Just in time for Super Bowl Sunday, a Southern fried chicken operation is taking over the kitchen at the Dive Inn on South Broadway.
Dive Inn owner Jason Tietjen, who also owns Fee Fi Pho Fum next door, said he was struggling to find enough line cooks at the Platt Park bar he opened five years ago.
Instead, he’s leasing the kitchen to Rachael Tremaine, an Alabama native behind the Cluck Truck, a food truck specializing in Southern fare like chicken fingers and deep-fried mac and cheese. Her two-year lease begins on Super Bowl Sunday.
“From our perspective, we are a bar – we’re not a restaurant,” Tietjen said. “And (Tremaine) just wanted a place to call home.”
Tietjen said rising wages, a tight labor market and food costs have made it difficult for bar owners to find enough people for the kitchen. It took him four months to fill two positions at the pho joint, and he’s been disappointed by Dive Inn job applicants that failed to show up to their interview or their first shift.
Plus, the margins on bar food are tight. Tietjen said he grossed $108,000 on the Dive Inn food menu last year. But after payroll, ingredients and other costs, he says the food operation “didn’t make a penny” so long as he kept prices low.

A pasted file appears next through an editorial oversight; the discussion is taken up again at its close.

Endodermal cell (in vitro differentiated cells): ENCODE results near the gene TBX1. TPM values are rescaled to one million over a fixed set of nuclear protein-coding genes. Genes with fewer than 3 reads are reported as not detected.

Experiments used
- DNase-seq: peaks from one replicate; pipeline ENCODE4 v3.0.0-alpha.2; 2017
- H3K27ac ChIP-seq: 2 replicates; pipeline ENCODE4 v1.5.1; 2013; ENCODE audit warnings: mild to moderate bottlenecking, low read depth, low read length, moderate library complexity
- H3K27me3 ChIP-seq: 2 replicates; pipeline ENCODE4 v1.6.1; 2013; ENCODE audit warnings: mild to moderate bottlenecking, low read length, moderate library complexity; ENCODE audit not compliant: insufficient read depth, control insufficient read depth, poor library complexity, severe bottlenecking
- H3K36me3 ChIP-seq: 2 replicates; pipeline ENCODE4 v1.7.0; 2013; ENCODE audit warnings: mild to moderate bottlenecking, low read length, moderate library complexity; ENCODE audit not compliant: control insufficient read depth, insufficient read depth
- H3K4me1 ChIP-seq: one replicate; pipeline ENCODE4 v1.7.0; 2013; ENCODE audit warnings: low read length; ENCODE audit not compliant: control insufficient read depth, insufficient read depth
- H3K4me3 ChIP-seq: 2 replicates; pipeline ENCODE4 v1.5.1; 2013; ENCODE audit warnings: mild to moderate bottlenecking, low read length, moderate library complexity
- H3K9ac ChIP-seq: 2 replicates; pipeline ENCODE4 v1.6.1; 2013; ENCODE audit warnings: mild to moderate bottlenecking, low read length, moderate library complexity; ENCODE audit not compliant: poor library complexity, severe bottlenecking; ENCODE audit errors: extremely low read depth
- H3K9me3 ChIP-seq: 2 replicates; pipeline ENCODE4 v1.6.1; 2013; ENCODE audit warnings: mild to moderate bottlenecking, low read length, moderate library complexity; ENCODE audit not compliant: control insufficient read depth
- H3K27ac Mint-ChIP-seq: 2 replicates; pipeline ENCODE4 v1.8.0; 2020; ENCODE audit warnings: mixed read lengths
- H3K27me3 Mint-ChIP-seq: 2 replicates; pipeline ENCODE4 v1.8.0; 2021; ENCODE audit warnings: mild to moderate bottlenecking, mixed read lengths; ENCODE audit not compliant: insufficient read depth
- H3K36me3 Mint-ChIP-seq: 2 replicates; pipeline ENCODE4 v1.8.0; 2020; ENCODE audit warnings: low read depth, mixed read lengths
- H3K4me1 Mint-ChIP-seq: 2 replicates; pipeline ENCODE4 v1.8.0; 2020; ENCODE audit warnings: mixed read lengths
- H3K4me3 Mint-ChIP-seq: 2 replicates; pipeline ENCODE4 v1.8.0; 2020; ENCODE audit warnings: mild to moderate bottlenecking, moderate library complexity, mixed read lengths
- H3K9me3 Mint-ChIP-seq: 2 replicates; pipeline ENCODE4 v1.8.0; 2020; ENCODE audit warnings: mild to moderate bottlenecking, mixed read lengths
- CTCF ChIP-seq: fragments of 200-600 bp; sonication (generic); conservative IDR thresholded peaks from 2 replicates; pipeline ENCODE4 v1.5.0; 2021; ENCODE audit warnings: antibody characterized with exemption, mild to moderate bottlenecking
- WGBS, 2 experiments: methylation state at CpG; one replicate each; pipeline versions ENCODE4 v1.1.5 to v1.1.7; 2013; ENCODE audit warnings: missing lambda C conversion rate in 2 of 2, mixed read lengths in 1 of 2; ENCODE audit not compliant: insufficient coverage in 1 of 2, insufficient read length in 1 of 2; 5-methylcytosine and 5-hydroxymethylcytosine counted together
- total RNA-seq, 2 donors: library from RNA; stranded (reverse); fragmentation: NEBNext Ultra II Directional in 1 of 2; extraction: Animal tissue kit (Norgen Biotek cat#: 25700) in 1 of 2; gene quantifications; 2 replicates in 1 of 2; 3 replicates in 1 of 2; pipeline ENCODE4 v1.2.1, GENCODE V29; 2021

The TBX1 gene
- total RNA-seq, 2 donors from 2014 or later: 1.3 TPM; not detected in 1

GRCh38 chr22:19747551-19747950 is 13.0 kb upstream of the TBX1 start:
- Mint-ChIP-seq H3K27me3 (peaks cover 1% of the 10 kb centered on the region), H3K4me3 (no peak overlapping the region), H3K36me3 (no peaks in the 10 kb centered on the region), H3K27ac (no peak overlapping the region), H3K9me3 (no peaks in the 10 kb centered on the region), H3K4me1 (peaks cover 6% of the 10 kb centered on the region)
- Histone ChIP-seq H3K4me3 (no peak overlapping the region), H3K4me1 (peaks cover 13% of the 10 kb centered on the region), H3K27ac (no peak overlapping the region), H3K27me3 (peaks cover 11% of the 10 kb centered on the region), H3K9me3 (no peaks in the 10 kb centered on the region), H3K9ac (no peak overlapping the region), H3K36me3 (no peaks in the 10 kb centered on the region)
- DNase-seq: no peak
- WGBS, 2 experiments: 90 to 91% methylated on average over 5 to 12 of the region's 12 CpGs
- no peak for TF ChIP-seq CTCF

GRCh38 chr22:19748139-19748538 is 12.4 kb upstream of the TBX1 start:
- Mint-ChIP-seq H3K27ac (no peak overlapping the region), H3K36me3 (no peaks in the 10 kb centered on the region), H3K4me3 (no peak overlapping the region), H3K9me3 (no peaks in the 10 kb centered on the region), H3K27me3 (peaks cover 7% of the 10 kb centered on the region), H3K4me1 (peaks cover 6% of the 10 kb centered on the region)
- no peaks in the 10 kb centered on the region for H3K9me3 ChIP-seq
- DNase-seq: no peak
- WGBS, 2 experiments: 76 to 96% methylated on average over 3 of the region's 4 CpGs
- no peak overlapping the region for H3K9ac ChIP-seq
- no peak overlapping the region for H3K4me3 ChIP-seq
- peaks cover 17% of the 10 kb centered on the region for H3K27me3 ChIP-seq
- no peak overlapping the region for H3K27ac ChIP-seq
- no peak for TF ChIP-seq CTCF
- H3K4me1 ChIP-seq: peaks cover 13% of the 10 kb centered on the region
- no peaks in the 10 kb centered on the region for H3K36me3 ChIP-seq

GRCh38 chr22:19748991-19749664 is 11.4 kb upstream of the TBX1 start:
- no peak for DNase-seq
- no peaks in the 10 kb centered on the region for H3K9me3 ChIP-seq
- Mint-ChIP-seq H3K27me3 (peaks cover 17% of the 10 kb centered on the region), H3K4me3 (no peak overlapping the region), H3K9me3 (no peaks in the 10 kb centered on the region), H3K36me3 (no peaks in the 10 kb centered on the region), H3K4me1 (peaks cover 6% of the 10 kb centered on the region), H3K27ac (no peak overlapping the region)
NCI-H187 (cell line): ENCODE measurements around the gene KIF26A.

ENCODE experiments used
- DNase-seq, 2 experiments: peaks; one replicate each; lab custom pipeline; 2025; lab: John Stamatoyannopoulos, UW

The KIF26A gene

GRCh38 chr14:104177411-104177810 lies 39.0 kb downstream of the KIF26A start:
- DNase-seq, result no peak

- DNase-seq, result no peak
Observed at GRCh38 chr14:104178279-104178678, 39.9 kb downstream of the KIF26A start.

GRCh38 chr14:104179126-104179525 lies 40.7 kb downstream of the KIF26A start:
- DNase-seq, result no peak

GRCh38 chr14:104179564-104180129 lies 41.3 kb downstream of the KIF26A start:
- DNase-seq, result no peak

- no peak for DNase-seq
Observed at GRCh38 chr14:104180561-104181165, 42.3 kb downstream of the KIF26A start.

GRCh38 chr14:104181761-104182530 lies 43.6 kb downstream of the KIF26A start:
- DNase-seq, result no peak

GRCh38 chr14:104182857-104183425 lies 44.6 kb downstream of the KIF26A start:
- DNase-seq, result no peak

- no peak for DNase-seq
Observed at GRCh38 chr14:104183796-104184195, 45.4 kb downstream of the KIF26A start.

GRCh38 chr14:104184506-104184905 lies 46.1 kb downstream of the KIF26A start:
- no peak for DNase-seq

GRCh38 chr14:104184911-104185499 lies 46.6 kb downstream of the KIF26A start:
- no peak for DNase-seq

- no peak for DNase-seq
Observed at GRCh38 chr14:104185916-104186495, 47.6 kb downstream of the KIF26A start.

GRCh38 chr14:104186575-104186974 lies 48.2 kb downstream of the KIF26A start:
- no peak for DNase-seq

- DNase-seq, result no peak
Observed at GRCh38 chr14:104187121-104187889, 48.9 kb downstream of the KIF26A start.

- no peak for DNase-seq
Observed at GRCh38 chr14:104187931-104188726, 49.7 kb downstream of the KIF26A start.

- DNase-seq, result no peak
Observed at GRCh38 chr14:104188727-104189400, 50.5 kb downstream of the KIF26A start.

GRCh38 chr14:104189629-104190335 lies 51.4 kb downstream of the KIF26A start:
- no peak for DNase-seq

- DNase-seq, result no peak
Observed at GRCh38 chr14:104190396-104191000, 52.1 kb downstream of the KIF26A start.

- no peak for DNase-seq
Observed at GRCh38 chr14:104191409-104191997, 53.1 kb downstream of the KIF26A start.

“You can’t make any money running a restaurant until you pass those costs onto the consumer,” he said.
Tietjen suspects other bars will switch to the same business model in coming years, especially as large food service companies and the state raise minimum wages. Meanwhile, Denver cooks and restaurant owners have been willing to lease space inside of existing food and drink setups, he said.
Tremaine’s Cluck Truck menu is built around Southern favorites like breaded chicken sandwiches with dipping sauces and Texas toast slathered with garlic butter. After 10 years working in sales for the beverage industry, Tremaine took off six months to attend culinary school at the Art Institute of Colorado, and started the Cluck Truck in 2013.
For three years, the 41-year-old has trotted out the truck to breweries like Copper Kettle in southeast Denver and Epic in RiNo. But having a brick-and-mortar shop has long been a dream, she said, and moving into Dive Inn will save her the startup costs of outfitting her own restaurant.
“It’s already an established business, it’s a very popular business and everybody knows it,” said Tremaine, who is in the process of selling her food truck.
Tremaine and Tietjen are still figuring out kitchen hours. To start, Tremaine and a fellow cook will be working the fryers for dinner Monday through Thursday and all day – 11 a.m. to 12 a.m. – on weekends.
Tremaine is prepping a big kickoff: she has 120 pounds of chicken wings and is planning to buy another 240 pounds of chicken tenders, three times what she usually sells out of the truck on a Sunday.